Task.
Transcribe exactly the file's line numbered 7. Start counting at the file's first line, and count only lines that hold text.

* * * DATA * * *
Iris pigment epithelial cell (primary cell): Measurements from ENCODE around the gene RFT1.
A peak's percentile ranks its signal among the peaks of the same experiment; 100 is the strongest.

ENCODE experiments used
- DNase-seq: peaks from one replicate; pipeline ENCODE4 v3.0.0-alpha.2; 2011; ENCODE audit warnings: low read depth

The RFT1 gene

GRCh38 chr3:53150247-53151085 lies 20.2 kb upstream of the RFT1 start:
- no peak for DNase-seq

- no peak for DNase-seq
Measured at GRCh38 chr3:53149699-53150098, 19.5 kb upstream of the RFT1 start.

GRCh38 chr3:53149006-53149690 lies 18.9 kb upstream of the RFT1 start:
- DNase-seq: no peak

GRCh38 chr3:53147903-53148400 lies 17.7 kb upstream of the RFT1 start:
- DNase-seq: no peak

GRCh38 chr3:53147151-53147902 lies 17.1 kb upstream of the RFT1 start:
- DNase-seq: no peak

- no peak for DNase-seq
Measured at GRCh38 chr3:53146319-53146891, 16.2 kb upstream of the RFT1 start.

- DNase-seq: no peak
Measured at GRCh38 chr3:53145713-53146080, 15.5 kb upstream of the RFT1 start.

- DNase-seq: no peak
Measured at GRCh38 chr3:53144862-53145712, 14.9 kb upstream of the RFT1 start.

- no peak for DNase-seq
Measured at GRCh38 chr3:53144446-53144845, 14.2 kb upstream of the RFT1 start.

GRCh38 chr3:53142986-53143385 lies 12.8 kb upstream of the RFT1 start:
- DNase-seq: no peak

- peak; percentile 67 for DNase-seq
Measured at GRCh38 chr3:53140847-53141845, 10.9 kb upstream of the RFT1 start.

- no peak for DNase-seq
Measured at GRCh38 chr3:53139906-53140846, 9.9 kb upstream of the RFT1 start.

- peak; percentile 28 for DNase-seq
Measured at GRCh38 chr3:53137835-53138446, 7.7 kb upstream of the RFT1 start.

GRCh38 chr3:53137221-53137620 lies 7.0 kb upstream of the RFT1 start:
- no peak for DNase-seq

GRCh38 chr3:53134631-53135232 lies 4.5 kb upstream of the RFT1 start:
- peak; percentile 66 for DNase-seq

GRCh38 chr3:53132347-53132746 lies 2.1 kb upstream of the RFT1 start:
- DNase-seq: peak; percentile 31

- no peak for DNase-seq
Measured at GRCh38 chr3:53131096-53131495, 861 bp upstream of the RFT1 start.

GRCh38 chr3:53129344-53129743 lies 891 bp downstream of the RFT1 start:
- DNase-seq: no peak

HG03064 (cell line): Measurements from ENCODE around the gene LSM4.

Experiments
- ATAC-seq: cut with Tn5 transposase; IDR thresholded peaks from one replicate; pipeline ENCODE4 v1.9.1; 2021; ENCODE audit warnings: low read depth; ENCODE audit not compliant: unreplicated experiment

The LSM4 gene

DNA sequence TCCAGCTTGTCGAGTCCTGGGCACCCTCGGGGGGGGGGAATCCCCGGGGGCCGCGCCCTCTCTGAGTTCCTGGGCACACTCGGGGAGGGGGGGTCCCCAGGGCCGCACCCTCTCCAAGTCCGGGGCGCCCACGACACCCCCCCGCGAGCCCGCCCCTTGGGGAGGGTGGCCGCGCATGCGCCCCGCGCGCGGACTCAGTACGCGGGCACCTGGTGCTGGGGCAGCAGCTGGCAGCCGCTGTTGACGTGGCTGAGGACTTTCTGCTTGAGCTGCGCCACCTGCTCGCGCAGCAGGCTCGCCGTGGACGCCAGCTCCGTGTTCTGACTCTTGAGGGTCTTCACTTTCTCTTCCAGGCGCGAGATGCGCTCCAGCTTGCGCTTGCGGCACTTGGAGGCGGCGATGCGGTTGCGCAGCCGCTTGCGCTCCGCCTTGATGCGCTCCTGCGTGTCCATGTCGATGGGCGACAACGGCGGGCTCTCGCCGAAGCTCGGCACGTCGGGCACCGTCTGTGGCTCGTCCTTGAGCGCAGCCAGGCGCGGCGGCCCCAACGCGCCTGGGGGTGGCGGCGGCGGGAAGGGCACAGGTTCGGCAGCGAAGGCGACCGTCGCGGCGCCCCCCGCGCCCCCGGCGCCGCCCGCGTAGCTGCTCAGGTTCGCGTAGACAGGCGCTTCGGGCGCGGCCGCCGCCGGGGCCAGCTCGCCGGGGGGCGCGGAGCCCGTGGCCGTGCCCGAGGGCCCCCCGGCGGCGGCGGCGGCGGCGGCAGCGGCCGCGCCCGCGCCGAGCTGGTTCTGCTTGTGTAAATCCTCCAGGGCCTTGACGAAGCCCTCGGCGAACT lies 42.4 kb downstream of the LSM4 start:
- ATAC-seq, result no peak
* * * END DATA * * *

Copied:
- no peak for DNase-seq